Project pro­tect­ing tur­tles

Min­istry of Trans­porta­tion in­stalling fenc­ing and nest­ing ma­te­rial along High­way 12 at Tud­hope Park

Packet & Times (Orillia) - - NEWS - AN­DREW PHILIPS

The prov­ince is do­ing what it can to pro­tect what are, ar­guably, Oril­lia’s old­est res­i­dents.

The Min­istry of Trans­porta­tion is cur­rently in­stalling a fence to try to pre­vent tur­tles from be­ing killed as they at­tempt to cross a busy stretch of High­way 12 near Tud­hope Park.

Lo­cal nat­u­ral­ist Bob Bowles is happy with the plan, not­ing tur­tles of­ten face an up­hill bat­tle as they strug­gle to sur­vive.

“It’s a good idea to in­stall that in that area since it will pre­vent the tur­tles from cross­ing,” Bowles said. “It’s a very busy area, es­pe­cially in the sum­mer time. This keeps them away from the road­way.”

The project now un­der­way in­cludes adding tur­tle fenc­ing and nest­ing ma­te­rial as well as ex­tend­ing a cul­vert to pro­vide pas­sage un­der the high­way. There will also be es­cape ramps to al­low tur­tles that find them­selves on the high­way side to move back to either Lake Sim­coe or the wet­land in the park. But aside from the chance of be­ing hit by a ve­hi­cle as they cross from the Lake Couch­ich­ing to the Lake Sim­coe side, tur­tles are bat­tling other fac­tors af­fect­ing their sur­vival, in­clud­ing be­ing sold by poach­ers on the black mar­ket, ac­cord­ing to Bowles.

“We have eight species of na­tive tur­tles in On­tario and seven are species at risk. That’s a high per­cent­age of tur­tles that are threat­ened. They need our help.”

In an at­tempt to ed­u­cate peo­ple in the area, Bowles started Kids for Tur­tles in 2006, a non-profit that raises aware­ness re­gard­ing the im­por­tance of tur­tles for the en­vi­ron­ment and car­ries out projects that aid in the prop­a­ga­tion of the species.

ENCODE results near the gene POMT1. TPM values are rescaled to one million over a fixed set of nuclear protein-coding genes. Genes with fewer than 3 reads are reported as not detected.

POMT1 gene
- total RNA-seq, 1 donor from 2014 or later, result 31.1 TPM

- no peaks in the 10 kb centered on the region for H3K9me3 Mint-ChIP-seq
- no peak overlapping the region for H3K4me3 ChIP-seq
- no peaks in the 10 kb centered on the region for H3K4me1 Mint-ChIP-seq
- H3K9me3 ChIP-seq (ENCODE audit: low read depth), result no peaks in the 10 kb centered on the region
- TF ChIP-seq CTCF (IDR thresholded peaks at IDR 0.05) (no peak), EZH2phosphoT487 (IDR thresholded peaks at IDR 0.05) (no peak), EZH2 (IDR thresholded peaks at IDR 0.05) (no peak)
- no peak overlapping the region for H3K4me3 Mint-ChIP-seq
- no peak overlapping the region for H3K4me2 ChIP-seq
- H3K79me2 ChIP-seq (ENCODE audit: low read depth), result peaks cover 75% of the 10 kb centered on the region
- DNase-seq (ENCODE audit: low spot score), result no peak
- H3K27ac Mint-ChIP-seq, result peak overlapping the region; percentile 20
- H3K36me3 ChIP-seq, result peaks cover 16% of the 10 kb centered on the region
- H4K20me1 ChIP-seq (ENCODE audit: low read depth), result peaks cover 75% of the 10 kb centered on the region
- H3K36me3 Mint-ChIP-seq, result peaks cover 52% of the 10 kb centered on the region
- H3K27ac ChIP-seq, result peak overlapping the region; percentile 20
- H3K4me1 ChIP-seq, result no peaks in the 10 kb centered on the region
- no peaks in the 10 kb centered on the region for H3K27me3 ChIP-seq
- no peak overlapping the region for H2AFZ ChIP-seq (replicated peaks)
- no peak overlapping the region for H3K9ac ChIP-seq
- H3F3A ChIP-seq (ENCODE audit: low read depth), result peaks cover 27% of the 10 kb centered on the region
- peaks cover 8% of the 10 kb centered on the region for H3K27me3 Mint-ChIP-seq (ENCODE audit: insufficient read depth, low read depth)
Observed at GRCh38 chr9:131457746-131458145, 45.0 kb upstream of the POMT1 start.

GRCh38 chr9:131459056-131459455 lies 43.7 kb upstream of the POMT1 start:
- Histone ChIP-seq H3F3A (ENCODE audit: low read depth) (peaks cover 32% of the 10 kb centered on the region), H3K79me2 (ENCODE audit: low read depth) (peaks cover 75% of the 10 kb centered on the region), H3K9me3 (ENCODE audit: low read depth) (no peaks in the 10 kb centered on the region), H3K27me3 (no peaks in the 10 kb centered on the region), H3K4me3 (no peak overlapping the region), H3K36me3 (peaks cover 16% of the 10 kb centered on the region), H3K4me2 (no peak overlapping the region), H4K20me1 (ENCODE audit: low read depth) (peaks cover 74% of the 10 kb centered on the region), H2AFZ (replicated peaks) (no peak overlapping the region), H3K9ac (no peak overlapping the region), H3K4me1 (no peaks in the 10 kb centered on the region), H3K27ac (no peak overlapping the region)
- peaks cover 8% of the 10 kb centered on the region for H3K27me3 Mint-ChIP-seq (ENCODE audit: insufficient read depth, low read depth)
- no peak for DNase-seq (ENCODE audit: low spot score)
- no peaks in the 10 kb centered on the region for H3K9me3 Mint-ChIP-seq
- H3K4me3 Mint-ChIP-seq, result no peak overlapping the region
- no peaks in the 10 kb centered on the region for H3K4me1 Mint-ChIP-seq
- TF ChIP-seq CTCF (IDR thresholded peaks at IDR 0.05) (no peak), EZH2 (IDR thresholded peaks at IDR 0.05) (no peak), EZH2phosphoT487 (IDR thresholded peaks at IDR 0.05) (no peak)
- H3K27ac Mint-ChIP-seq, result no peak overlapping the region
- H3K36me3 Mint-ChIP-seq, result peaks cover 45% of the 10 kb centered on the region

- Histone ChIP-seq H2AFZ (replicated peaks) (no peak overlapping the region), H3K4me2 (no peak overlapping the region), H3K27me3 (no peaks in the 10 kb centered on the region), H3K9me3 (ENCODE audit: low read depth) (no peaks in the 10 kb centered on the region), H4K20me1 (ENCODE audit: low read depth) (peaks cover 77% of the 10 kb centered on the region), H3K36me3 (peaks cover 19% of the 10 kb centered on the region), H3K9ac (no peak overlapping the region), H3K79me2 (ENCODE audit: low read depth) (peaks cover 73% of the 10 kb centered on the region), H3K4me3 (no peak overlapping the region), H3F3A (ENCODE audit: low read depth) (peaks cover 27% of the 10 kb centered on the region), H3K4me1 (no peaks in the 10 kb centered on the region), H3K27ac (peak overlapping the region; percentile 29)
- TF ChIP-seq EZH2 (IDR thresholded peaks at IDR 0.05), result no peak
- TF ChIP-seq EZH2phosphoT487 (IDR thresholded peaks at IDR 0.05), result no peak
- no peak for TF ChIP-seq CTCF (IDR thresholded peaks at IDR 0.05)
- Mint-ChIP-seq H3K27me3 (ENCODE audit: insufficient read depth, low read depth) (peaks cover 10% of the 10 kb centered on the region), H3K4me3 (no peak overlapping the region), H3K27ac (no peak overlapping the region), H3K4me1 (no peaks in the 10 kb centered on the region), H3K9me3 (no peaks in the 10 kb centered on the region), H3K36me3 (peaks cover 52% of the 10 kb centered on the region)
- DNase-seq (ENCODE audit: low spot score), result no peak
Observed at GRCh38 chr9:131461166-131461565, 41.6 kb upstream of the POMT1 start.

Bowles said the prov­ince has been fol­low­ing through on try­ing to bet­ter pro­tect wildlife by in­stalling fenc­ing along ma­jor high­ways, in­clud­ing work along High­way 400 North to pro­vide safe pas­sage for two other species con­sid­ered atrisk: The East­ern Foxs­nake and Mas­sas­auga rat­tlesnake.

Bowles said that while a tur­tle might live past 100, fe­males don’t be­gin lay­ing eggs un­til they reach their teenage years and even then those eggs are at risk of be­ing eaten by preda­tors such as rac­coons, skunks and foxes.

Added Bowles: “They have a lot of things work­ing against them.” an­drew­philips@live.ca

AN­DREW PHILIPS/SPE­CIAL TO THE PACKET & TIMES Tur­tles have a friend in the On­tario govern­ment with the Min­istry of Trans­porta­tion in­stalling a fence to try to pre­vent the rep­tiles from cross­ing a busy stretch of High­way 12 near Tud­hope Park.

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